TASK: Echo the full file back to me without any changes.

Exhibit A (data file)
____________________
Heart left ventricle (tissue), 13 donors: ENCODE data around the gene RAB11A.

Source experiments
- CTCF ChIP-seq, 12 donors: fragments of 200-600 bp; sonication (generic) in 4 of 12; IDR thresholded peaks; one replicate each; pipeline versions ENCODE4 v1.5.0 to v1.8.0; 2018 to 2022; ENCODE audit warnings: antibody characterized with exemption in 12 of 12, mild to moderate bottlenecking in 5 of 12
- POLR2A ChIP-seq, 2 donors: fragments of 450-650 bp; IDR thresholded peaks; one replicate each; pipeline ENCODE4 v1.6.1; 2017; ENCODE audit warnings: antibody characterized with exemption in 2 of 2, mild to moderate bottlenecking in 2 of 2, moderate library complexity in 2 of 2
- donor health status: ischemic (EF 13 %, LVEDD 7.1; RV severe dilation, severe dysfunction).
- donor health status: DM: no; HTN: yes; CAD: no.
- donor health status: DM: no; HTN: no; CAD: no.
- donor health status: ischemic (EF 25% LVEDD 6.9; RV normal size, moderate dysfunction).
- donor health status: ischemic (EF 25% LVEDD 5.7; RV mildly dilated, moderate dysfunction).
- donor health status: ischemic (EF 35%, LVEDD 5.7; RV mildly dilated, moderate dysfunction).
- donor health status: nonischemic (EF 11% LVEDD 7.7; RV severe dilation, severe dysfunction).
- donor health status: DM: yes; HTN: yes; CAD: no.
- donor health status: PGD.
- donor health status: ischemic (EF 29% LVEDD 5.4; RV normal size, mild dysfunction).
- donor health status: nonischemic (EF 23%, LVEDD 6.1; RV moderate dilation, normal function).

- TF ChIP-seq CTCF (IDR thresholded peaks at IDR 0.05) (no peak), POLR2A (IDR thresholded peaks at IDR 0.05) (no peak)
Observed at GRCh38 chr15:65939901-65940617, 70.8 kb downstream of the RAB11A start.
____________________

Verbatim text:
Heart left ventricle (tissue), 13 donors: ENCODE data around the gene RAB11A.

Source experiments
- CTCF ChIP-seq, 12 donors: fragments of 200-600 bp; sonication (generic) in 4 of 12; IDR thresholded peaks; one replicate each; pipeline versions ENCODE4 v1.5.0 to v1.8.0; 2018 to 2022; ENCODE audit warnings: antibody characterized with exemption in 12 of 12, mild to moderate bottlenecking in 5 of 12
- POLR2A ChIP-seq, 2 donors: fragments of 450-650 bp; IDR thresholded peaks; one replicate each; pipeline ENCODE4 v1.6.1; 2017; ENCODE audit warnings: antibody characterized with exemption in 2 of 2, mild to moderate bottlenecking in 2 of 2, moderate library complexity in 2 of 2
- donor health status: ischemic (EF 13 %, LVEDD 7.1; RV severe dilation, severe dysfunction).
- donor health status: DM: no; HTN: yes; CAD: no.
- donor health status: DM: no; HTN: no; CAD: no.
- donor health status: ischemic (EF 25% LVEDD 6.9; RV normal size, moderate dysfunction).
- donor health status: ischemic (EF 25% LVEDD 5.7; RV mildly dilated, moderate dysfunction).
- donor health status: ischemic (EF 35%, LVEDD 5.7; RV mildly dilated, moderate dysfunction).
- donor health status: nonischemic (EF 11% LVEDD 7.7; RV severe dilation, severe dysfunction).
- donor health status: DM: yes; HTN: yes; CAD: no.
- donor health status: PGD.
- donor health status: ischemic (EF 29% LVEDD 5.4; RV normal size, mild dysfunction).
- donor health status: nonischemic (EF 23%, LVEDD 6.1; RV moderate dilation, normal function).

- TF ChIP-seq CTCF (IDR thresholded peaks at IDR 0.05) (no peak), POLR2A (IDR thresholded peaks at IDR 0.05) (no peak)
Observed at GRCh38 chr15:65939901-65940617, 70.8 kb downstream of the RAB11A start.